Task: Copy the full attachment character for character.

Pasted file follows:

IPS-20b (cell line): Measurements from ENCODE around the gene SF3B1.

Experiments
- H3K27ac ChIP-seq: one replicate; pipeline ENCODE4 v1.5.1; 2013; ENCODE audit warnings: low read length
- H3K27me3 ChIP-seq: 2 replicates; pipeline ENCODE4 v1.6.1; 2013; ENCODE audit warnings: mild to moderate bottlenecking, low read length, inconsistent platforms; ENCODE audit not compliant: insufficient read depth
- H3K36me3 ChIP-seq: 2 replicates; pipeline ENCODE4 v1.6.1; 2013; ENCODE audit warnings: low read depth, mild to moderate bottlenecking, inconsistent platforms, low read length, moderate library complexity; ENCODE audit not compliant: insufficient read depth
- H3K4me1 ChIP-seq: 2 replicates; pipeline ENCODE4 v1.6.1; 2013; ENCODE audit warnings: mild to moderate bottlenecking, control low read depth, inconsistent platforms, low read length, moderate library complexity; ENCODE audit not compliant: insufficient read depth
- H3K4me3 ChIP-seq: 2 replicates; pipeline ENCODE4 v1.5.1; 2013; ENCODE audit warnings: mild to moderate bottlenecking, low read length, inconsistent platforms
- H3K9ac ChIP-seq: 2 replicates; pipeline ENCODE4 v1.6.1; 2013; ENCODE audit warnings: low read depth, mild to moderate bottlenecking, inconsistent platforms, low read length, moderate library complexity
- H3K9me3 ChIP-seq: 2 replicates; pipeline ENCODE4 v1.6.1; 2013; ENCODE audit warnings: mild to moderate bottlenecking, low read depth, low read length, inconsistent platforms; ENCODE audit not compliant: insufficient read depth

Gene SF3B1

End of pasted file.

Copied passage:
IPS-20b (cell line): Measurements from ENCODE around the gene SF3B1.

Experiments
- H3K27ac ChIP-seq: one replicate; pipeline ENCODE4 v1.5.1; 2013; ENCODE audit warnings: low read length
- H3K27me3 ChIP-seq: 2 replicates; pipeline ENCODE4 v1.6.1; 2013; ENCODE audit warnings: mild to moderate bottlenecking, low read length, inconsistent platforms; ENCODE audit not compliant: insufficient read depth
- H3K36me3 ChIP-seq: 2 replicates; pipeline ENCODE4 v1.6.1; 2013; ENCODE audit warnings: low read depth, mild to moderate bottlenecking, inconsistent platforms, low read length, moderate library complexity; ENCODE audit not compliant: insufficient read depth
- H3K4me1 ChIP-seq: 2 replicates; pipeline ENCODE4 v1.6.1; 2013; ENCODE audit warnings: mild to moderate bottlenecking, control low read depth, inconsistent platforms, low read length, moderate library complexity; ENCODE audit not compliant: insufficient read depth
- H3K4me3 ChIP-seq: 2 replicates; pipeline ENCODE4 v1.5.1; 2013; ENCODE audit warnings: mild to moderate bottlenecking, low read length, inconsistent platforms
- H3K9ac ChIP-seq: 2 replicates; pipeline ENCODE4 v1.6.1; 2013; ENCODE audit warnings: low read depth, mild to moderate bottlenecking, inconsistent platforms, low read length, moderate library complexity
- H3K9me3 ChIP-seq: 2 replicates; pipeline ENCODE4 v1.6.1; 2013; ENCODE audit warnings: mild to moderate bottlenecking, low read depth, low read length, inconsistent platforms; ENCODE audit not compliant: insufficient read depth

Gene SF3B1